The main notable thing about Ædwen’s brooch is that it has an inscription on the reverse — well, actually it has two! That’s how we know the owner’s name:


So not only is it an inscription; it’s a curse. That’s good value for money; everyone likes a good curse. And not only that, but the second inscription is a runic inscription that doesn’t make any damn sense. That’s not uncommon for runic inscriptions; it may be because by this date the runes were not generally understood and were just for looks (although to the modern eye they don’t look like much — and they’re on the reverse of the brooch) or it may be because they were thought to be magical in some way.

The “mystery” referred to is what this piece was doing in a hoard — and you can vote on what you think the answer was, using little replica Anglo-Danish coins!


As you can see, the boring but probably correct answer is well in the lead.

It’s a fascinating brooch, is what I’m saying, and they try to tie it in to helping people (particularly younger museum visitors) learn about the Anglo-Saxon period generally, although that’s not the focus of the museum as a whole.

As for the museum generally, it’s a good little local-history museum. It used to be a jail (so did the museum in Norwich Castle — seems like one of those things), and there’s a strange and humorous little diorama of prisoners arguing and/or repenting the night before a hanging — dummies and recorded dialogue and so on.

I did spot something a bit out-of-place in one display. Here’s an image of the Roman invasion of Britain:

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Now, in looking this up I learned that there actually is evidence for the manica in 1st-century AD Britain, but look at those guys on the right and the weapons they’re carrying. Do they look a bit … Dacian to anyone else?

Anyway, that’s a quibble. It’s an interesting brooch and I thought the exhibit was small but simple and enjoyable.

Trip report: Ædwen’s brooch

Mini trip report: San Francisco airport (really!)

There’s a museum in San Francisco International Airport, with exhibits all around the different terminals. A library too, but I gather it’s mostly history-of-aviation stuff and I didn’t go to that. The part of it that I visited was right between check-in and the security line for international departures. It’s not huge; about a dozen or so small cases. But it’s legit!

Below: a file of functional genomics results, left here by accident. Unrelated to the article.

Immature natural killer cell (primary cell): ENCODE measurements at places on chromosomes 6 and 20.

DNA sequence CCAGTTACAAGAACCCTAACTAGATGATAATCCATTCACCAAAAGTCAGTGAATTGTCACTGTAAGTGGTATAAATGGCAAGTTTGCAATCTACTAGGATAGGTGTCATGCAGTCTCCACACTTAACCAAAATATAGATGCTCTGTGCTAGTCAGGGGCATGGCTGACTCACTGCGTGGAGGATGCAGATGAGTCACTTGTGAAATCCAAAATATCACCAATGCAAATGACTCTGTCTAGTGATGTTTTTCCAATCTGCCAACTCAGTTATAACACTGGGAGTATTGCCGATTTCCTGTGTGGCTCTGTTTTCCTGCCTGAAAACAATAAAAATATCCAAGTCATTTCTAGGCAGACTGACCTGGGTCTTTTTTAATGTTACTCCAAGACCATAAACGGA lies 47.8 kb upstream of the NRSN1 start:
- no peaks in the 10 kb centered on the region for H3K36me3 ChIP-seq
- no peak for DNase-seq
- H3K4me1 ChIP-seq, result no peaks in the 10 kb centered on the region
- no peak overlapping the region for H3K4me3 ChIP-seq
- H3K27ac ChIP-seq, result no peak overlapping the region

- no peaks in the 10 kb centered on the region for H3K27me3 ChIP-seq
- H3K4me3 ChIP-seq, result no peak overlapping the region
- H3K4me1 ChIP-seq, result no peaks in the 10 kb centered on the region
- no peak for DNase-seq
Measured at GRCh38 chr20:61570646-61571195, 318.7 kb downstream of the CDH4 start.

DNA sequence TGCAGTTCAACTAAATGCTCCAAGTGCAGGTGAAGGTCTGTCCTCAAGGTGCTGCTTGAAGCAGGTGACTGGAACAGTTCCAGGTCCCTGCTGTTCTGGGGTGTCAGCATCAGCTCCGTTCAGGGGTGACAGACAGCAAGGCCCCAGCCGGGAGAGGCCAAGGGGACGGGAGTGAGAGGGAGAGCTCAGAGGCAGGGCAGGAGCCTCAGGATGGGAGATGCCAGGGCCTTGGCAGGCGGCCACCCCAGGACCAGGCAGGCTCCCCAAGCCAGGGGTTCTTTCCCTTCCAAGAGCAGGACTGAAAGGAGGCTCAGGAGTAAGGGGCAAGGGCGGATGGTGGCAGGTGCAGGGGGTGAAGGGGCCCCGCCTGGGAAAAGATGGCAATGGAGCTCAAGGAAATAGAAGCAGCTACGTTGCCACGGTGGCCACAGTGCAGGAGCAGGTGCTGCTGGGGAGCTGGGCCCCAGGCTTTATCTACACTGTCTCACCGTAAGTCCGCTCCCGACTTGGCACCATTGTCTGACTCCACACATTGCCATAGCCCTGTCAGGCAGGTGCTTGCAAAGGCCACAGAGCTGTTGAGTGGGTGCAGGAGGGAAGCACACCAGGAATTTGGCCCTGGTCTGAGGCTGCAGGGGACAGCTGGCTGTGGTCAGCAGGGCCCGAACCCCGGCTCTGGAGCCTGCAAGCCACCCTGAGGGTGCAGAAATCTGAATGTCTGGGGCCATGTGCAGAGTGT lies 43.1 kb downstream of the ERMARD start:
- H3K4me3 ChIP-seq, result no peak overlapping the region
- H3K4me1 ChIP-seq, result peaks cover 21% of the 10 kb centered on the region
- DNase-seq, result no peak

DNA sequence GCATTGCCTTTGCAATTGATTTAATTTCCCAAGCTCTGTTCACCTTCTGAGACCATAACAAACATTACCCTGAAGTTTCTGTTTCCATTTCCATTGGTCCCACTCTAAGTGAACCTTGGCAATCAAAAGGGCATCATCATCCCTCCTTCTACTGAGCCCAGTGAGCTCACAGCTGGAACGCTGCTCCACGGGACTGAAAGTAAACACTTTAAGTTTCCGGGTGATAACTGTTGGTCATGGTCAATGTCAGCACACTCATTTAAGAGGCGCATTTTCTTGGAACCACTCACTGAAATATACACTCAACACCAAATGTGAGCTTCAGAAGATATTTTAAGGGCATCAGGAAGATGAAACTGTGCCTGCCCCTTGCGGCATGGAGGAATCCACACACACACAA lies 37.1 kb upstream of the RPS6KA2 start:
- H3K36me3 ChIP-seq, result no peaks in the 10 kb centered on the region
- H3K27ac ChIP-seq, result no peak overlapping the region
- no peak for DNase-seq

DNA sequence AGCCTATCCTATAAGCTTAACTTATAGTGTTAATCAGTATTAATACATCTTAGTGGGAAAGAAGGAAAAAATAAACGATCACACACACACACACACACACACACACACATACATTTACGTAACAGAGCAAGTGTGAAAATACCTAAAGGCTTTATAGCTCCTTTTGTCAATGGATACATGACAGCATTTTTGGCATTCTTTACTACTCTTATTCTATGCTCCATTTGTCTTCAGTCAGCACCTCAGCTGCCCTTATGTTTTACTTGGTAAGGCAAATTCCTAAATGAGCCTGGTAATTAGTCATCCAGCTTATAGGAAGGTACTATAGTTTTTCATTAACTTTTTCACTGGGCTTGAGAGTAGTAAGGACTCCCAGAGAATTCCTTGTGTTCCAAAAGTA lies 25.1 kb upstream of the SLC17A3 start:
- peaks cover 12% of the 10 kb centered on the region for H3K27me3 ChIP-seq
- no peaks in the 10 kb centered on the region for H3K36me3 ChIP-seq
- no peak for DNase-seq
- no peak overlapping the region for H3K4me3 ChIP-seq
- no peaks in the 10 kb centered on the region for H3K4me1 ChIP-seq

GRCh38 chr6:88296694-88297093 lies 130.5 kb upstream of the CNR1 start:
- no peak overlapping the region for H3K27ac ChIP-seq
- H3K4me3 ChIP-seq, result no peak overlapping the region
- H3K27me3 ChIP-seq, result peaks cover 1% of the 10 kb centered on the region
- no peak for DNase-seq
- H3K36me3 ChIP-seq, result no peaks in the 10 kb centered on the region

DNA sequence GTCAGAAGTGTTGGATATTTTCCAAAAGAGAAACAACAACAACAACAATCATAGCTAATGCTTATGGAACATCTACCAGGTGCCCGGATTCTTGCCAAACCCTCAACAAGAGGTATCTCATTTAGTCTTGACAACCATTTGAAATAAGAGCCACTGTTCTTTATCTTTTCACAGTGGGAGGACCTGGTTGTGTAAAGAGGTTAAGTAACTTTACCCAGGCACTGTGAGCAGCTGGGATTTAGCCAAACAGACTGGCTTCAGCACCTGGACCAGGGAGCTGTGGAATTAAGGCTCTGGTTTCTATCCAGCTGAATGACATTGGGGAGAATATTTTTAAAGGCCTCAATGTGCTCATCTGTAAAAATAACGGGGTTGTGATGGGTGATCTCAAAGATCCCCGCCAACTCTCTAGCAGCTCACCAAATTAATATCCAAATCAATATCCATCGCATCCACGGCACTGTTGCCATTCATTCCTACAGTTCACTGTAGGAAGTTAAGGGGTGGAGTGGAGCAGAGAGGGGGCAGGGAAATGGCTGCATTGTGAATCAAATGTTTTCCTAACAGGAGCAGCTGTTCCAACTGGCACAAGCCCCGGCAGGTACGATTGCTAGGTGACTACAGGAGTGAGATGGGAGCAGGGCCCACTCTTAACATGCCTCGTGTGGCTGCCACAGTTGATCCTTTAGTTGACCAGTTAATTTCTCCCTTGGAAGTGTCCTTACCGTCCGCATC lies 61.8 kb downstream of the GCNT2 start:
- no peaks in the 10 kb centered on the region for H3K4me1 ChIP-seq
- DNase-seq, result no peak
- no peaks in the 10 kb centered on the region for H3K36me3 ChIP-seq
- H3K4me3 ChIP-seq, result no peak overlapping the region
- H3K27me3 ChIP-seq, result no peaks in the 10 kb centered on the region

The exhibit on when we went was Egyptian Revival: an Everlasting Allurewhich is about, you guessed it, Egyptian Revival art. I’ve always been fascinated by the way popular culture interprets the past, as you’ll know if this isn’t the first post by me you’ve read (and if it is, welcome!), so this was really interesting. The exhibit covers a couple of different eras of fashionable Egyptian stuff, including the late 19th century and the post-King-Tut 20s, with some things being a little later. Is there a word for that kind of faux-Egyptian art, as though one were to say Chinoiserie? I have no idea.

Anyway, highlights included:

Scarab humidor -- eternal life for your cigars!
Scarab humidor — eternal life for your cigars!

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I never see Egyptian Revival stuff at vintage fairs or whatever, but maybe it’s because I’m not looking hard enough. Possibly someone’s missing a trick. Get on it, Etsy.

I think the attribution on this exhibit card is backward, but the cover looks amazing.
I think the attribution on this exhibit card is backward, but the cover looks amazing.
Not the Steve Martin one.
Not the Steve Martin one.
Because why not.
Because why not.
Hollywood history *and* popular occultism? Be still my heart.
Hollywood history *and* popular occultism? Be still my heart.
Your one-stop shop for making your house look like a tomb!
Your one-stop shop for making your house look like a tomb!
Cigarette cases, inkwells, and ... I forget.
Cigarette cases, inkwells, and … I forget.
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And of course bling.

2015-03-20 00.51.52So yeah! That was an exhibit that I would actually have gone to see at a museum, only free (which is not as universal in the US as it is here) and conveniently located between dropping off our bags and taking off our shoes. A fitting end to the journey.

Mini trip report: San Francisco airport (really!)

Trip report: Rengstorff house